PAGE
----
If you have a dog, you've probably thought about the environmental impacts of owning a pet, especially when it comes to their ahem, waste. I thought I was doing ok by using biodegradable bags and tossing them in the trash, but now I'm not so sure. Fortunately, there is more than one option for disposal and choosing the right one depends largely on where you live. Find out more after the jump!Here's the first rule: pick up after your dog. The bacteria found in dog poop can cause water quality issues as waste is carried by rainwater to storm drains and then into local rivers, streams, etc.
Ok, so now that we know to pick it up, what's the greenest way to dispose of it? Reading up on the subject proves that it really depends on where you live and who you ask. Below are four different options and include the pros and cons of each.
1 Trash it - throwing away dog waste is the easiest thing to do and sending it to the landfill keeps it from contaminating water supplies. With biodegradable bags that are ubiquitous these days, this might seem like a good choice, but unless the conditions at the landfill are just right, the bags won't have what they need to decompose. (Dog waste in landfills is also a problem as it releases methane into the atmosphere.)
2 Flush it - some would argue that flushing feces is your best bet, but it's not always practical to bring the waste home with you and of course there's the "eww" factor. Additionally, while some municipalities give flushing the green light, others warn that it could put a burden on the waste stream and that "flushable" disposal bags have been known to cause problems in the system. Check with your city to see what they recommend.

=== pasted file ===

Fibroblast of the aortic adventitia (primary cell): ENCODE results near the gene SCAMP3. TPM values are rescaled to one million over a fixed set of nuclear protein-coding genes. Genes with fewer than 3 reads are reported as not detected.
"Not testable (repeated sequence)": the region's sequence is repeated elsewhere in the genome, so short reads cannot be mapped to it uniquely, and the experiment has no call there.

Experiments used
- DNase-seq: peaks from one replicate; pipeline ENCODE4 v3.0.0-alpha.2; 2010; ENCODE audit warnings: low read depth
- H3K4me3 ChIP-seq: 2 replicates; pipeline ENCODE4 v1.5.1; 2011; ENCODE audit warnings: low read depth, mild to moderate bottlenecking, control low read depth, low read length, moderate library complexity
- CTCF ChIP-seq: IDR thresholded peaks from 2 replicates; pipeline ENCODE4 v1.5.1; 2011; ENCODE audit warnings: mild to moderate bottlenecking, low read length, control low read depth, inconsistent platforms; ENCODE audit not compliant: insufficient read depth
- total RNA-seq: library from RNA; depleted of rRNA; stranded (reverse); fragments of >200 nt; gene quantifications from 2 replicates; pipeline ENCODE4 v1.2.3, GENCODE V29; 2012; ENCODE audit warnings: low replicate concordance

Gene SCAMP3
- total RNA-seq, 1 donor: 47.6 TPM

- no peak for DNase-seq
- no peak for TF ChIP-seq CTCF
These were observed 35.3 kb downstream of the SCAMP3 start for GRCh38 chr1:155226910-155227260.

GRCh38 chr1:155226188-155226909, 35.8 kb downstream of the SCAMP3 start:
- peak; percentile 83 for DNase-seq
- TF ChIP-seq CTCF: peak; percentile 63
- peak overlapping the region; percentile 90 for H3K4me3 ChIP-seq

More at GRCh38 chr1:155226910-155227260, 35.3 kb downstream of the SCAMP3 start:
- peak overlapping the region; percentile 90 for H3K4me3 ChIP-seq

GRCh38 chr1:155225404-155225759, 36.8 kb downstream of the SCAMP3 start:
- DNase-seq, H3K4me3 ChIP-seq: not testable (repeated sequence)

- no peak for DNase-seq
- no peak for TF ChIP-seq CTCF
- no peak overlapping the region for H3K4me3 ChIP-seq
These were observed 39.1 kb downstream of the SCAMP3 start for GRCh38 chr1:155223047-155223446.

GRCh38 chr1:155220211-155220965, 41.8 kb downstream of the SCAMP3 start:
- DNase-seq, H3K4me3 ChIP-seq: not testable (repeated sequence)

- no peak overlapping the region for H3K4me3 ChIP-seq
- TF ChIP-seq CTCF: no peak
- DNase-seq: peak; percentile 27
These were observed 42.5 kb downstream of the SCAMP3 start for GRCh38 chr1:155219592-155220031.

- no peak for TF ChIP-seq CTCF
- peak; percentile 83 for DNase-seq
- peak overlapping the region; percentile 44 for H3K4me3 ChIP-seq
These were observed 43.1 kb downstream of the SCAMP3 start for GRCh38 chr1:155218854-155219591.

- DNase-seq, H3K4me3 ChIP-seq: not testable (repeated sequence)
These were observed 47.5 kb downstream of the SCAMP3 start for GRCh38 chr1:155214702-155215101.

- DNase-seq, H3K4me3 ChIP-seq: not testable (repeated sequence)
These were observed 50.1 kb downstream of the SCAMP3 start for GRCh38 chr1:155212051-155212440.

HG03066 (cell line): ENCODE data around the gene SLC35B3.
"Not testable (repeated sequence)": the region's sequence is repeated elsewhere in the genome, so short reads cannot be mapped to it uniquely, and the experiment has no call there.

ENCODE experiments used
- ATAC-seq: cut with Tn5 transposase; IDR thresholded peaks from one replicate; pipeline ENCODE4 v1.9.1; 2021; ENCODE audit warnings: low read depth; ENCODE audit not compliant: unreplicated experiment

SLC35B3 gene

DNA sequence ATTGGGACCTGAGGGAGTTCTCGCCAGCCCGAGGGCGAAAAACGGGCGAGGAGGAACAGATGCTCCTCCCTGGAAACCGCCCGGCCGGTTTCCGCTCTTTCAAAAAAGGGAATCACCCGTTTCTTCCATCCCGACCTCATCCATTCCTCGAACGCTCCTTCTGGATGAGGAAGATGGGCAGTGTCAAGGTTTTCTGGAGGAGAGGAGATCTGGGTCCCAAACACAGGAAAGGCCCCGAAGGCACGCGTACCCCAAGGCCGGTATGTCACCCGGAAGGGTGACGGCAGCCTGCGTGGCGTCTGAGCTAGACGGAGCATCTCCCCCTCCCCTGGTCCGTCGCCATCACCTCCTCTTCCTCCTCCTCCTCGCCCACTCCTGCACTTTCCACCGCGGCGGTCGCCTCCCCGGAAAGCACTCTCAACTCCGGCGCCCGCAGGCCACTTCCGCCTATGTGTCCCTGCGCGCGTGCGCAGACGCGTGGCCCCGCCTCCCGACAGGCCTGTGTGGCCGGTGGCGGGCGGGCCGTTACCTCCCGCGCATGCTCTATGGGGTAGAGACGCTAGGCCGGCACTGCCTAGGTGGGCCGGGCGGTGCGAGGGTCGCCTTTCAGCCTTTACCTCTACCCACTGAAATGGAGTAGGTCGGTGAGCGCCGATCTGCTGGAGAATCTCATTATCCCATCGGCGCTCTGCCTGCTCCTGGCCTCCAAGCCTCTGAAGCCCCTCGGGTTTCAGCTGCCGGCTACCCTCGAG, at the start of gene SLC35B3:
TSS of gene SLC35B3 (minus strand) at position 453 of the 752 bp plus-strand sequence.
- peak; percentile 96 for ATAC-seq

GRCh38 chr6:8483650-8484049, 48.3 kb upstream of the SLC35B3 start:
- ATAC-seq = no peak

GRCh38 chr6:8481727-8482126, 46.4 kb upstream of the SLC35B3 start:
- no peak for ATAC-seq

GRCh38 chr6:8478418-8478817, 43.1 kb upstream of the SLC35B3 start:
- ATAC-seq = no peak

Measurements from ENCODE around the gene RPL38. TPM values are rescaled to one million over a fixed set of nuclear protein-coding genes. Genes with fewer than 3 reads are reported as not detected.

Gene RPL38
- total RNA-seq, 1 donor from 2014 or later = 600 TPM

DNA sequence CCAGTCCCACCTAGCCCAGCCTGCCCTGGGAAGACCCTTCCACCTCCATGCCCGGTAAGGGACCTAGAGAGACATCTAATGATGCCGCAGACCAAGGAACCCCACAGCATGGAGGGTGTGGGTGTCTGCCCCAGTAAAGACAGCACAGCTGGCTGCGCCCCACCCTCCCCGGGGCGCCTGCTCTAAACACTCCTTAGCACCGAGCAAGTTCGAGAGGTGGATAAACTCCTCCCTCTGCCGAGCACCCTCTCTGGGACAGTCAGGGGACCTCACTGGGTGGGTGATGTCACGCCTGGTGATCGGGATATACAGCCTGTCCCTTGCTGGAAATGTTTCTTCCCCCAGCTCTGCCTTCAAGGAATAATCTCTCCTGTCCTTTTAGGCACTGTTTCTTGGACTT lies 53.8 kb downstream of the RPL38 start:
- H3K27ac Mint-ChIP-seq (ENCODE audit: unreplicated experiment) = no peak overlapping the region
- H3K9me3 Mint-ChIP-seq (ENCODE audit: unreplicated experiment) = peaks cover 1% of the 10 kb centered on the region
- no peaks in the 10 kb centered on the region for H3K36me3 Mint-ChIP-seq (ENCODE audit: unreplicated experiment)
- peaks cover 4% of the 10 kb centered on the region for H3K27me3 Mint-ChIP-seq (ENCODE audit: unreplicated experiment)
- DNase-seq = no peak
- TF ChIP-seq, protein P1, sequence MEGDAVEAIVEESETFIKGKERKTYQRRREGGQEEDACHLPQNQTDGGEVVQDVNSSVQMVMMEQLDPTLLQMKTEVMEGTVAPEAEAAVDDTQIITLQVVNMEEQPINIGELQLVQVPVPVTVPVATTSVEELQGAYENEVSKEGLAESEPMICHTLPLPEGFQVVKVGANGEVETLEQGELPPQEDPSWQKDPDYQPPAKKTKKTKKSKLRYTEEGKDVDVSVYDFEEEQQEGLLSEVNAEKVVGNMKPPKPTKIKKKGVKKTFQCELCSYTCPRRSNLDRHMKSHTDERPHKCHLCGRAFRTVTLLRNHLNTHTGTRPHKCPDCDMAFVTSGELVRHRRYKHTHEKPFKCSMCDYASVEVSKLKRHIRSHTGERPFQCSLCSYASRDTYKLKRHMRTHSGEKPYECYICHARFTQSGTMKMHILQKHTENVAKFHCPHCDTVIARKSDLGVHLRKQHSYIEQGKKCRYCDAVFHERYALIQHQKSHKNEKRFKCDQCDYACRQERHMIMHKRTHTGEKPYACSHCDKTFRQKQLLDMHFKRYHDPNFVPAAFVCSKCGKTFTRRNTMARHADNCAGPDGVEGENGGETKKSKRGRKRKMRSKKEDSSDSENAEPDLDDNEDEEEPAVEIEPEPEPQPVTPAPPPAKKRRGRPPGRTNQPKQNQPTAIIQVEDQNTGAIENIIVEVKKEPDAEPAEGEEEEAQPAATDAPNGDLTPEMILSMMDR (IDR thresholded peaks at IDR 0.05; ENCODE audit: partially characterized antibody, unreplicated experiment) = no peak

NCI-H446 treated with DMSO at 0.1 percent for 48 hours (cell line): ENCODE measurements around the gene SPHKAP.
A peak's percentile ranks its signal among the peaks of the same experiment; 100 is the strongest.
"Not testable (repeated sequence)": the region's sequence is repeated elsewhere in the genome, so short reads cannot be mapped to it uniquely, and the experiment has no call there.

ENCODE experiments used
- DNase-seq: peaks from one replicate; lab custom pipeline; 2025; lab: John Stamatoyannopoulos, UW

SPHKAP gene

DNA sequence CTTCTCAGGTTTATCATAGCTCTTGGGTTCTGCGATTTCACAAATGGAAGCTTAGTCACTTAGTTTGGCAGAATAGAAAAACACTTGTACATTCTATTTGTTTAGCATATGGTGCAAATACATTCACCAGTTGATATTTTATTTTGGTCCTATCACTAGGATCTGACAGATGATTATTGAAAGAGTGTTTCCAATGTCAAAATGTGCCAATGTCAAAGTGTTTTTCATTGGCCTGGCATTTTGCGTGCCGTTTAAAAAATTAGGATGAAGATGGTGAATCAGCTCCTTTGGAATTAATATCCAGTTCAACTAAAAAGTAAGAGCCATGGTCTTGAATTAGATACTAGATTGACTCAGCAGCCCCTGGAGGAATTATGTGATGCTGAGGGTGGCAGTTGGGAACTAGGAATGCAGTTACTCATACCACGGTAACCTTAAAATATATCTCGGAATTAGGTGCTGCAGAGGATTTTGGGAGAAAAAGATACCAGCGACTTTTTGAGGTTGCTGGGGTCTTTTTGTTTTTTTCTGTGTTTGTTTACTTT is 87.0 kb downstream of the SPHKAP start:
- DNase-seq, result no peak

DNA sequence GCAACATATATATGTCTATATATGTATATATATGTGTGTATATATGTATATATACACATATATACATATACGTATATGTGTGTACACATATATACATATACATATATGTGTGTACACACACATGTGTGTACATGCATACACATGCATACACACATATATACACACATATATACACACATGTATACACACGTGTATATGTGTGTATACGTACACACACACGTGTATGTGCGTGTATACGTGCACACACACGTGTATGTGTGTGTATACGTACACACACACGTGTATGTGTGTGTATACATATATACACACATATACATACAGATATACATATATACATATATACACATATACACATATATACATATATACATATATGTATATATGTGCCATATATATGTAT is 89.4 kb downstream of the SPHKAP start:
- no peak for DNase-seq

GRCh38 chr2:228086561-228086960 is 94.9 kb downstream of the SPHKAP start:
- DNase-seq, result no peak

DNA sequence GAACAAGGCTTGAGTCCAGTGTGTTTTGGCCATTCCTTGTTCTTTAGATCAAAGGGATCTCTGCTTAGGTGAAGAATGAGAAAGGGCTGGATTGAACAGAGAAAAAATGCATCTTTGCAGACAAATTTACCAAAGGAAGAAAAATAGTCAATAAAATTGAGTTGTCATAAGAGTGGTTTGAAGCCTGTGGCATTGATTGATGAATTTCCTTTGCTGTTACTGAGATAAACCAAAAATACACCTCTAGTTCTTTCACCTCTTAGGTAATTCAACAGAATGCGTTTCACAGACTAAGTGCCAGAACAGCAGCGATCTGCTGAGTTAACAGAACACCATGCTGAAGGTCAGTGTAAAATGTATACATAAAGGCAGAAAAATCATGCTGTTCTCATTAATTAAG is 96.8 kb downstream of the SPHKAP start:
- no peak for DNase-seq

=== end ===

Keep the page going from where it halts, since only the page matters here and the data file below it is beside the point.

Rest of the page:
3 Compost it - this is probably not the first option people think of, but dog waste can be composted. There are a number of products made specifically for this purpose and a DIY solution would not be hard to make. Just keep in mind that compost made from feces should not be used in or around edible gardens. (For a how-to on dog waste composting, check out this link from the USDA.) Also, look for disposal bags that are listed as compostable and not just biodegradable.
4 Bury it - if you have a yard and don't live next to a stream or other body of water, this seems to be one of the best options. In-ground digester systems act like mini septic tanks - the waste is collected in an underground container and non-toxic enzymes and water are added periodically to break down the waste. These products claim to work in all soil types with the exception of clay. (We've had one for several years that we use for backyard waste and it has worked great.)
What method have you found to work best?
(Image: Flickr Member zoomar licensed for use under Creative Commons)